Here’s a filtered photo of our little deer trail into the woods.

There are times in my life when I have thought I could almost tangibly feel myself on the web of prayer and well-wishes. In the past two days since the bus accident the sent over a dozen kids from my school into the hospital, I feel like I could reach out and touch that web. We’re so grateful for the fact that so many of them have been released from the hospital. If all went well today, all the high schoolers will be out by now.

We’re still worried about the “little guy,” as our principal refers to him in community prayers. The news reports are that he is stable, but still critical. And my heart is with the bus driver, who loves his kids.

Gratitude List:
1. Two of my students who were in the bus accident were back in classes today, subdued but all in one piece.  Several more performed in the band and orchestra concert tonight. I am so grateful for their safety.
2. The web. Thanks to so many people who prayed, who wrote notes, who held us all in the light.
3. That concert tonight! Orchestra, concert bands, jazz bands. These teachers draw such good music out of their students. Such incredibly talented folks.
4. Meadows filled with buttercups.
5. That hawk that sits in the top of a locust tree on Burgs Lane to catch the morning sun.

May we walk in Beauty!

Moving Through Time


Gratitude List:
1. Ancestors
2. Moving through time.  I keep working with this idea that Michelle talked about a couple weeks ago, about scarcity and abundance.  I have always thought of those ideas in terms of things, but she explored how we tend to live with a sense of scarcity about time as well.  This hit me hard.  It’s how I have been living a good part of my adult life.  I  learned to protect my time, and then I began to guard it, fiercely.  And it just slips away anyway, doesn’t it?  I am practicing moving through time without feeling like I have to hoard it.
3. The sense of smell: right now it’s coffee perking.
4. How things can feel messy and disjointed and out of place and still be okay anyway.
5.  The web.  Again.  The web that holds us all together.  How we cast these lines between us.  How they shine.

May we walk in Beauty!



A spider’s web across the path spans the space from here to there:
the bridge across the River, the yarn I knot with my needles,
the trail of crumbs leading out of the woods, the pathway between us.

(Trying my hand at a Korean Sijo this morning.  http://www.ahapoetry.com/sijo.htm)

Gratitude List:
1. Thursday’s chapel speaker: mindful meditation.  Powerful.
2. Soba noodles and fall veggies stirred up in the cast iron wok.  That man is a mighty fine cook.
3. Bridges.  Webs.   Labyrinth pathways.  Strands of yarn being knitted or knotted or crocheted or woven. Narrative threads.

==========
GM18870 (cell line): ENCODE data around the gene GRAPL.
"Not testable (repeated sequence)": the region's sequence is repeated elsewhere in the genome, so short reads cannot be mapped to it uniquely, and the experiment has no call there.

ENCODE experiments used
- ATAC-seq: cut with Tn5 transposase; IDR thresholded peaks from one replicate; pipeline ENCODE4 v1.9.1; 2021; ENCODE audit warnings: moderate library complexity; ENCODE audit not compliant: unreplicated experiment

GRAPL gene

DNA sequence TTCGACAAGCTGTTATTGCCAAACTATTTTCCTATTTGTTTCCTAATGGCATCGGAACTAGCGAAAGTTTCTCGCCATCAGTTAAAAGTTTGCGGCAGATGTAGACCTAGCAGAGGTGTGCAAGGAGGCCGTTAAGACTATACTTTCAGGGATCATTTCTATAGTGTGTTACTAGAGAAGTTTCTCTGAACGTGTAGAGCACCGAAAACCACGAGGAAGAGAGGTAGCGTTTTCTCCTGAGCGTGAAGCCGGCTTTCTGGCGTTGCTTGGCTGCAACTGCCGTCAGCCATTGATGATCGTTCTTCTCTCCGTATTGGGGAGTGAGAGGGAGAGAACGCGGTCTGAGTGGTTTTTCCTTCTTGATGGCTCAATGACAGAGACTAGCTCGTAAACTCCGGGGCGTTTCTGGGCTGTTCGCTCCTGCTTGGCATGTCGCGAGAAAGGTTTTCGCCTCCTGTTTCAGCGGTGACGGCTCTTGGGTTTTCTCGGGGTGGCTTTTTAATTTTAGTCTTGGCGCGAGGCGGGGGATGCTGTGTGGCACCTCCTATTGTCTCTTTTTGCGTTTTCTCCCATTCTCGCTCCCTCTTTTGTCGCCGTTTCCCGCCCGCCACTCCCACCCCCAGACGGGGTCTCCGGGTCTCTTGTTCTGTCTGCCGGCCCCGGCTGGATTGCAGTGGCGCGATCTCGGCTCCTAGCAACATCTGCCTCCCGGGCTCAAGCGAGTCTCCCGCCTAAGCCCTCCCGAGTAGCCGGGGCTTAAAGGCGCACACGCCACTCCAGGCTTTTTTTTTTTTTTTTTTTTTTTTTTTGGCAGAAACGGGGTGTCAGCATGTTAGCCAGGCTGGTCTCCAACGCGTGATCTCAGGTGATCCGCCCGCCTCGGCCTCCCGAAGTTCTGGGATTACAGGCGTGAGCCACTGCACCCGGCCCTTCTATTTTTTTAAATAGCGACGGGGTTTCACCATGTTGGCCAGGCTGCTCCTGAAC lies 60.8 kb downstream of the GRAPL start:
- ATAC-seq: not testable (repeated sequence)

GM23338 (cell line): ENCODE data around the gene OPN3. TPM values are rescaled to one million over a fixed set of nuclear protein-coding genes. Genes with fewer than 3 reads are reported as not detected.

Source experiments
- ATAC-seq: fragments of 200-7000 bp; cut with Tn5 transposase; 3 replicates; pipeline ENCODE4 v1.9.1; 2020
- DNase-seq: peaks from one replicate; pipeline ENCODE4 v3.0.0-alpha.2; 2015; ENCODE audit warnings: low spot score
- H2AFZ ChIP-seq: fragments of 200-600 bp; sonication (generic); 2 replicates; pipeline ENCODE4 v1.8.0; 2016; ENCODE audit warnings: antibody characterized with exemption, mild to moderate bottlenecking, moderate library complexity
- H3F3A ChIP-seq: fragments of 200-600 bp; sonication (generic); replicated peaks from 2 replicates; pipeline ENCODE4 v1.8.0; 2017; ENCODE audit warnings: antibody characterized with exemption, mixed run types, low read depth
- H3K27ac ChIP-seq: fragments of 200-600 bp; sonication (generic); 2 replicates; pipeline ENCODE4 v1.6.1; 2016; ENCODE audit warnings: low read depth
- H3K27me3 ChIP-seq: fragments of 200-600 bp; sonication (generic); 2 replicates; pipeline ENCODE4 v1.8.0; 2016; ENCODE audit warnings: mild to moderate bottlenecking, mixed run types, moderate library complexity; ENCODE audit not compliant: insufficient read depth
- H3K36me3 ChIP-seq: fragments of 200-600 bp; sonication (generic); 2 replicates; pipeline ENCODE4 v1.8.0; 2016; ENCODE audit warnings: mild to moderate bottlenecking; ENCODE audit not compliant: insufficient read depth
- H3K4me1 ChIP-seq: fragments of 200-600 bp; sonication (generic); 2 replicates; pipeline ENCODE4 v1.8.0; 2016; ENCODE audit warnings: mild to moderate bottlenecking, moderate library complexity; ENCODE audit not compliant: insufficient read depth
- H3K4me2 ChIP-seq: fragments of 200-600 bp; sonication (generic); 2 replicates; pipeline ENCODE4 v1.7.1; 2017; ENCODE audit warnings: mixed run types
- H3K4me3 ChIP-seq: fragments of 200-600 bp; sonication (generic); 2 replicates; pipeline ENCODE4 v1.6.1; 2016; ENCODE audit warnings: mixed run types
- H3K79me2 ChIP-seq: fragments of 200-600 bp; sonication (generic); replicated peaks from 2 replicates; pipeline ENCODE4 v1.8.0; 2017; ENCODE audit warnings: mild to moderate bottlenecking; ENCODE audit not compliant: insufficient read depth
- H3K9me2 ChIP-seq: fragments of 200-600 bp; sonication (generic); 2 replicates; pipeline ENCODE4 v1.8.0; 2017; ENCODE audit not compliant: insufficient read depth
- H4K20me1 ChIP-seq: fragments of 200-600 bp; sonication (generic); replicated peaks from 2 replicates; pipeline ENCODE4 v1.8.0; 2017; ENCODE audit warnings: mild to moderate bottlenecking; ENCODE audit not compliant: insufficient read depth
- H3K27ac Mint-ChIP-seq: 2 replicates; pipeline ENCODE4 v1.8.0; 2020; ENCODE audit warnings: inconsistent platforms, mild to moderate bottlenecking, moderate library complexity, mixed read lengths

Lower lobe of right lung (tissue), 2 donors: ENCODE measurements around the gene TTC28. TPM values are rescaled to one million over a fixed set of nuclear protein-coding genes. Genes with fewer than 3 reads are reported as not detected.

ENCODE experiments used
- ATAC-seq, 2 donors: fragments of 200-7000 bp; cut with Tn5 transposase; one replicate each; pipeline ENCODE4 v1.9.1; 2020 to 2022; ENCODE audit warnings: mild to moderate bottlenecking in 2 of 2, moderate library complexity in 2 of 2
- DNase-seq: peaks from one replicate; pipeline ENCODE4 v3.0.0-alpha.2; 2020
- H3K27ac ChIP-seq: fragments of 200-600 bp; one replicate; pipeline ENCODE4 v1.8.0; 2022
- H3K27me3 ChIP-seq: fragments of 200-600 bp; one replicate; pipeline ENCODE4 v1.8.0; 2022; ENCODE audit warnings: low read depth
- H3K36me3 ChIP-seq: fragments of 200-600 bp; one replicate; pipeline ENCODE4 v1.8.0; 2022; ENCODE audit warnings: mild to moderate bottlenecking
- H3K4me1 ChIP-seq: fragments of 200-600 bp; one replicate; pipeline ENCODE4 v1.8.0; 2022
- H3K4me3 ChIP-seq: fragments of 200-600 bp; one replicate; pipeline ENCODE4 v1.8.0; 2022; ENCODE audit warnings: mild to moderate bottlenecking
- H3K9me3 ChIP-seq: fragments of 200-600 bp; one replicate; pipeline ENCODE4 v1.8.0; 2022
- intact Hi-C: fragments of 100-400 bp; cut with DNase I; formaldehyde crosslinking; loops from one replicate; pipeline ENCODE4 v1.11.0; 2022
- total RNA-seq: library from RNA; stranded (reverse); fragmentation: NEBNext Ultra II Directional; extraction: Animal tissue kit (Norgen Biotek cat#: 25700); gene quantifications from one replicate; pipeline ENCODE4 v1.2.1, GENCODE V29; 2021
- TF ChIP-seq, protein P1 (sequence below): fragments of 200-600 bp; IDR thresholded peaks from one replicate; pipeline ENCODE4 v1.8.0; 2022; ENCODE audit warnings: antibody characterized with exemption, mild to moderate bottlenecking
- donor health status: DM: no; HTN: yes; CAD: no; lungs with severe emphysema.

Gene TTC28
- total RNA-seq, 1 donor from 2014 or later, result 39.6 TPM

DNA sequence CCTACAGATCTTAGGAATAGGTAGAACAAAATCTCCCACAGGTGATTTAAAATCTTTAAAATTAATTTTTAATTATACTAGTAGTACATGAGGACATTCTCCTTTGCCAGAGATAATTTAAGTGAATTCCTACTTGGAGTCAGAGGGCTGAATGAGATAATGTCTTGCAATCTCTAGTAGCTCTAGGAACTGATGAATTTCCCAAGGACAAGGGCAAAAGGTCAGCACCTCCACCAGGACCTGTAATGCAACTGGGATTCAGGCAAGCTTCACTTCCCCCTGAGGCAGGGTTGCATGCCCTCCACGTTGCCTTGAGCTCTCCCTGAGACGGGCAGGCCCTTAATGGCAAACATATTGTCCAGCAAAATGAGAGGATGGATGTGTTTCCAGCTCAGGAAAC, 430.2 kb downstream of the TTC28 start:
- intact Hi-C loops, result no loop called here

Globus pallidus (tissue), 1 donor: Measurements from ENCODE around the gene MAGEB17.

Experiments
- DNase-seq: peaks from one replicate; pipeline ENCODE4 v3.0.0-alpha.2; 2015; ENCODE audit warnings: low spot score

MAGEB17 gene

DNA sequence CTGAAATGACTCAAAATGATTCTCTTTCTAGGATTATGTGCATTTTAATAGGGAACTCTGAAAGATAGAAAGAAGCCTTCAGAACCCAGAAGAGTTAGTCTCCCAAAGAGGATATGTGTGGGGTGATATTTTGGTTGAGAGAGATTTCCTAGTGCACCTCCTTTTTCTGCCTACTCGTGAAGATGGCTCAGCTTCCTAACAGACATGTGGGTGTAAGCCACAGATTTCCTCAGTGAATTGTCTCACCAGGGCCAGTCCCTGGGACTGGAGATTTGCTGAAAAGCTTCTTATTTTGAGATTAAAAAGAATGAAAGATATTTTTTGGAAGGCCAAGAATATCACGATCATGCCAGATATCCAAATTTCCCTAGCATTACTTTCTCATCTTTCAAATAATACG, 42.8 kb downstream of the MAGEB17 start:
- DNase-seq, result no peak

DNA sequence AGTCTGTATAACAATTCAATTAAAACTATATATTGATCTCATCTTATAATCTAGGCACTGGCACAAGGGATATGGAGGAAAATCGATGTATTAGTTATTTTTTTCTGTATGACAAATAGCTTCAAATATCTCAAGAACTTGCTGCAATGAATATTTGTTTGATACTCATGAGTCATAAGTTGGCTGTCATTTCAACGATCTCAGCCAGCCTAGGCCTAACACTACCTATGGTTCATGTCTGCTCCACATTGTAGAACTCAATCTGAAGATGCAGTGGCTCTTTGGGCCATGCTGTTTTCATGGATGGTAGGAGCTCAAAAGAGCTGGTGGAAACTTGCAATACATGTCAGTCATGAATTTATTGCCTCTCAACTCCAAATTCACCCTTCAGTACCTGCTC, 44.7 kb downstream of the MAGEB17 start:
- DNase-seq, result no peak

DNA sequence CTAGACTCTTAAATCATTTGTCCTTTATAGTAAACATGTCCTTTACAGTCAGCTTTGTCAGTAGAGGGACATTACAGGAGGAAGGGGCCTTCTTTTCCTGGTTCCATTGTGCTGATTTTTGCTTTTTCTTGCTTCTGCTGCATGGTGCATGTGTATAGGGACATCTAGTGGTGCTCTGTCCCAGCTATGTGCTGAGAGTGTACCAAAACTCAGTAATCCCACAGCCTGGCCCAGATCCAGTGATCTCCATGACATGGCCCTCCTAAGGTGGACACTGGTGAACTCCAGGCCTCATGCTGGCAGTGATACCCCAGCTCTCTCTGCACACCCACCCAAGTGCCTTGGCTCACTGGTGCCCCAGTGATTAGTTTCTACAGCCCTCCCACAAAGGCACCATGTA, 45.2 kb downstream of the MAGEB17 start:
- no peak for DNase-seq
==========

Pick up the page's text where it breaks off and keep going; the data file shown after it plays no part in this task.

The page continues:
4. Quiet spaces.
5.  Sleep and coffee.

May we walk in Beauty!

Bowlful of Prayers

EWK 5 001

The stories converge.
The strands on this web meet,
connect, and twist outward again.

This is a bowl of stones, holding prayers:
a shining soul who just received a terrible diagnosis,
another bright spirit who is caring for a suffering loved one,
another, walking the confusing labyrinth of a broken relationship,
a quiet spirit grieving a loss that never seems to heal,
an eager heart aching with loneliness,
a disappointed one,
a tired one,
and you?

A stone for each of these I love,
and also, one for the bright cardinal
who comes with messages of hope,

one for the courage of the activist
climbing high and challenging oppression,

one for hope, one for love, one for tenderness,
one for patient remembering to give yourself time,
to cut yourself a break, to let yourself cry,
to remember your truest, greenest, most powerful self,

and one for the spider who brings all the stories
together in a web, binding us all into one.
One story.

Gratitude List:
1. Change
2. Stability
3. Prayers, stones, and feathers
4. Watchfulness
5. Root beer floats

May we walk in Beauty!

Rain and River

Today was bookended by two powerful stories about language, how it differentiates, how it connects.  This morning in chapel a colleague of mine spoke thoughtfully and reflectively about her own life story, about the Tower of Babel–how we build complicated structures of our lives, placing our hopes and expectations into them, and how we can be blindsided when they crumble.  Her stories were affirming of those who struggle, acknowledging the struggle, and offering the hope of transformation, not only of the pain, but of inner prejudices and stereotypes.

On the other end of the day, in Faculty Meeting, was a presentation on resilience, particularly for women (and others) who have been marginalized and excluded from leadership roles in the church and its institutions.  The framing story was Pentecost, another tale of people of many languages trying to communicate.

Language helps us to classify and analyze and differentiate.  It’s an intellectual tool.  It also helps us to connect and weave together and integrate.  It’s a psychological/heart tool.

Gratitude List:
1. The scent of the honey locust tree blossoms wafting through the window just as I am falling asleep.  Blessings on the bees.
2. Yesterday, Jon spotted a box turtle on the driveway, wandering off into the yard.  I was sort of afraid that thee’d become too rare to spot anymore, but there is at least one living on Goldfinch Farm.